We’re back with another edition of Games I Haven’t Played! With 2021 in the rearview mirror, I thought I’d take a look at some of the top-ranked games on BGG that came out last year. I have not played a substantial number of them – in fact, the highest rated game from 2021 that I have played is Bullet♥︎ (#1383), though that was only online. Cartographers Heroes (#1446) is the highest rated one I’ve played in person. BGG ratings are accurate as of January 10, but they’re still rising, so they may be different when you’re reading this.
The Crew: Mission Deep Sea (Thomas Sing, KOSMOS, #169) is the sequel to the Kennerspiel des Jahres winning The Crew: The Quest For Planet Nine (2019). If you don’t know, The Crew is a cooperative trick-taking game with a series of 50 missions for players to complete together. Mission Deep Sea takes the game out of space and into the watery depths to find the lost continent of Mu, but as I understand, the theme doesn’t really play into the game much. I still have not played the original The Crew, but it’s high on my want-to-play list. I like trick-taking games, and the cooperative twist makes the system seem pretty fun. Plus, people just rave about it.
Cascadia (Randy Flynn, Flatout Games, #182) is a tile-laying game where you are building out the terrain of the Pacific Northwest. Basically, you’re drafting tile and wildlife groupings and putting them into your area. Wildlife scores based on cards that are selected based on the level of complexity you want. Terrain also scores based on your biggest grouping. It’s a very pretty game, and one I’ve heard lots of good things about. It’s on my list of things I want to play.
Sleeping Gods (Ryan Laukat, Red Raven Games, #187) is the latest storybook/atlas game from Laukat and Red Raven Games. It’s a campaign game where you spend your time exploring a world in search of various totems, and having all kinds of adventures along the way. It’s meant to be played a little at a time, and the time given on BGG is 60-1200 minutes. I’m still woefully behind on my playing of any Laukat games – the only one that I think I have played is Eight-Minute Empire. But his games are quite beautiful, and I hear the writing in these storybook games is getting better each time. So I’m interested.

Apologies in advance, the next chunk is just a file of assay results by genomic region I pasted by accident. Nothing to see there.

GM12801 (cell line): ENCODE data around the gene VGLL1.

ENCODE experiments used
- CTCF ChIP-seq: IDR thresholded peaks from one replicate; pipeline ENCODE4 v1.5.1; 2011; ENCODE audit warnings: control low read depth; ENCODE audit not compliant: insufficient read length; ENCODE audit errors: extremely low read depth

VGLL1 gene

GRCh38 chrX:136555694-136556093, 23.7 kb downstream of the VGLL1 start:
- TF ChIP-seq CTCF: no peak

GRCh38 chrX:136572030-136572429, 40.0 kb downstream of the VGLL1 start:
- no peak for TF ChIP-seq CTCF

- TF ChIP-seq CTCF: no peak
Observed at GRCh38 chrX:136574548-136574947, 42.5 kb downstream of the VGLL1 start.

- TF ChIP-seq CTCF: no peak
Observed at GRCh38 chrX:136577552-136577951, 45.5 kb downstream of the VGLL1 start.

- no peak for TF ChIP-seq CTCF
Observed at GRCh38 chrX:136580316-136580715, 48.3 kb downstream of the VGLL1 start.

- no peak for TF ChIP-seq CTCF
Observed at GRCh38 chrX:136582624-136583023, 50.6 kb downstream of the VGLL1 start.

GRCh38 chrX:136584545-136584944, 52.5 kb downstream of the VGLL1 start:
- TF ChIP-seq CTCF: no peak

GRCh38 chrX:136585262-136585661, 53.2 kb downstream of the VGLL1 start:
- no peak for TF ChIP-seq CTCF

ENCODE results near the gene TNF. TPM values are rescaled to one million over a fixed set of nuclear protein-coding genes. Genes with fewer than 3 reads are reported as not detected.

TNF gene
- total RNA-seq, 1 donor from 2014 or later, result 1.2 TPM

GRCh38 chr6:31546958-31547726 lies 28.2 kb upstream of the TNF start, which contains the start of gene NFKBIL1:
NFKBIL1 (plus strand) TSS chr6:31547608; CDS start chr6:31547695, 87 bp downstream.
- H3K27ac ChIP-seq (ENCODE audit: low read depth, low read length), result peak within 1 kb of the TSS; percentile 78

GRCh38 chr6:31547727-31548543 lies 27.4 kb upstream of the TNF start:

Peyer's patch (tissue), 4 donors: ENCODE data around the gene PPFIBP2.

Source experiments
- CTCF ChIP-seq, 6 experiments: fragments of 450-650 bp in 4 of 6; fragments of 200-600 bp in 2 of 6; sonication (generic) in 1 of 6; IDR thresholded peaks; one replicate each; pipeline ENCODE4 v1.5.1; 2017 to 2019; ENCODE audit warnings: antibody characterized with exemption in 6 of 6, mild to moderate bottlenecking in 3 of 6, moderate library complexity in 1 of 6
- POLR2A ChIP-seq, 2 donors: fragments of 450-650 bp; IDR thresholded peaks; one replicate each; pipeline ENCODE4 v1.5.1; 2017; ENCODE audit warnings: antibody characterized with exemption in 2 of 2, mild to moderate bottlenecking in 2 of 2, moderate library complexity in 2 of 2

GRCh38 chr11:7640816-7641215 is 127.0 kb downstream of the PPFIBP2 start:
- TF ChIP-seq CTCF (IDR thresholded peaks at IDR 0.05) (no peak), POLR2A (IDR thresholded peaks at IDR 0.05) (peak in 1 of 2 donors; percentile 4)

Terraforming Mars: Ares Expedition (Sydney Engelstein/Jacob Fryxelius/Nick Little, Stronghold Games, #379) is essentially a card game version of the very popular Terraforming Mars. Players choose the type of action they and everyone else will get to do. Then you go about the work of terraforming Mars – starting new projects, taking actions, building forests, raising oxygen, raising the temperature, creating oceans, producing resources, and researching new technologies. I don’t know how similar this is to the original as I still have not played it. I know, I know, what’s wrong with me, yadda yadda yadda. Just haven’t had an opportunity. I do want to try it. This version seems like a pretty good standalone game with shades of Race for the Galaxy, and one I’d like to try as well.
Ankh: Gods of Egypt (Eric M. Lang, CMON, #388) is the third in a mythic trilogy by Lang and CMON that includes Blood Rage and Rising Sun. Basically, you’re playing as one of the ancient Egyptian deities, trying to gain the most devoted followers. You’re moving people around on the map, gaining followers and performing special powers. Apparently, there’s less randomness than the other games in the series. This is the first one on this list that I’m fairly uninterested in. I haven’t played the others in the series, and maybe I’d feel different if I had. But, something about Egyptian games doesn’t do anything for me.